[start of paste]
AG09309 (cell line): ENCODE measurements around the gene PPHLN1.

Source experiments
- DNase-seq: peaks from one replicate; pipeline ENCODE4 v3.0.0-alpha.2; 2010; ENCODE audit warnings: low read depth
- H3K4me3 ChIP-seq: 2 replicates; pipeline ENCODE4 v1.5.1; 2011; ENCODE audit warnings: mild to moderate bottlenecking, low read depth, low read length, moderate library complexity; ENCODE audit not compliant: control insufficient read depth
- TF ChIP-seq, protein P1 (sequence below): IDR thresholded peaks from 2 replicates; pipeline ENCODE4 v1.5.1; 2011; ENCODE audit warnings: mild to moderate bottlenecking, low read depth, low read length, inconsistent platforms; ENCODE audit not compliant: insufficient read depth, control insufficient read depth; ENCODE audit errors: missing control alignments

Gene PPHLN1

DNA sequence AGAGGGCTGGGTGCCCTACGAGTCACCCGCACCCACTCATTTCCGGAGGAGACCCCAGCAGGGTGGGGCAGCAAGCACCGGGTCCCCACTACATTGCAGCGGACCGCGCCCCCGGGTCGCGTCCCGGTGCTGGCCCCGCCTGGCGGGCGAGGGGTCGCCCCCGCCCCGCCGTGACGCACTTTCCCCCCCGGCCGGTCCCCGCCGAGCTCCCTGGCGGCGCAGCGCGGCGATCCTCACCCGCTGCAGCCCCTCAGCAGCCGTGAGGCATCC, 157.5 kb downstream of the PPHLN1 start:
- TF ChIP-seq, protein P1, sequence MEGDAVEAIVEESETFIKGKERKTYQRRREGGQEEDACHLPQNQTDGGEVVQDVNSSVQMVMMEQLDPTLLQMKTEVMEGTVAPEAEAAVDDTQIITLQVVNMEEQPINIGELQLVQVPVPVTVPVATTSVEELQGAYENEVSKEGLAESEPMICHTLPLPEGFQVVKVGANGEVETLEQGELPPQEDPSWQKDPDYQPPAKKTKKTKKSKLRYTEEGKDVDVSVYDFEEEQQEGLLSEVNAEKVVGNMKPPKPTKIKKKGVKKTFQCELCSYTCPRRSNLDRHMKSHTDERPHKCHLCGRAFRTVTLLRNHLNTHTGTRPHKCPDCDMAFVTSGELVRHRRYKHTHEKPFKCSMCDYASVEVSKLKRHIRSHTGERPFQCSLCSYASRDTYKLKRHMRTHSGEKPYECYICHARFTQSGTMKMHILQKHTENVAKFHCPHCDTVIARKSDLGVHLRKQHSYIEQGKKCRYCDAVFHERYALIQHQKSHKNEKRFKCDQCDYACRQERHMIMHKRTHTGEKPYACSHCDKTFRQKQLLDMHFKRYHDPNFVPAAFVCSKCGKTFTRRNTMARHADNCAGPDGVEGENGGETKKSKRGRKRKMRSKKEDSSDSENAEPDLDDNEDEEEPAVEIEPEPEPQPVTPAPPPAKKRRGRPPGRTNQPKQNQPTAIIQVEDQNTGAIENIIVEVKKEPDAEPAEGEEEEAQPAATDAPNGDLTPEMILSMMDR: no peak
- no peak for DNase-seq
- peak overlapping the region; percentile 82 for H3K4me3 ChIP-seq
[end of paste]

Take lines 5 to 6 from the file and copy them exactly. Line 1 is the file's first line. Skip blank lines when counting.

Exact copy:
- TF ChIP-seq, protein P1 (sequence below): IDR thresholded peaks from 2 replicates; pipeline ENCODE4 v1.5.1; 2011; ENCODE audit warnings: mild to moderate bottlenecking, low read depth, low read length, inconsistent platforms; ENCODE audit not compliant: insufficient read depth, control insufficient read depth; ENCODE audit errors: missing control alignments

Gene PPHLN1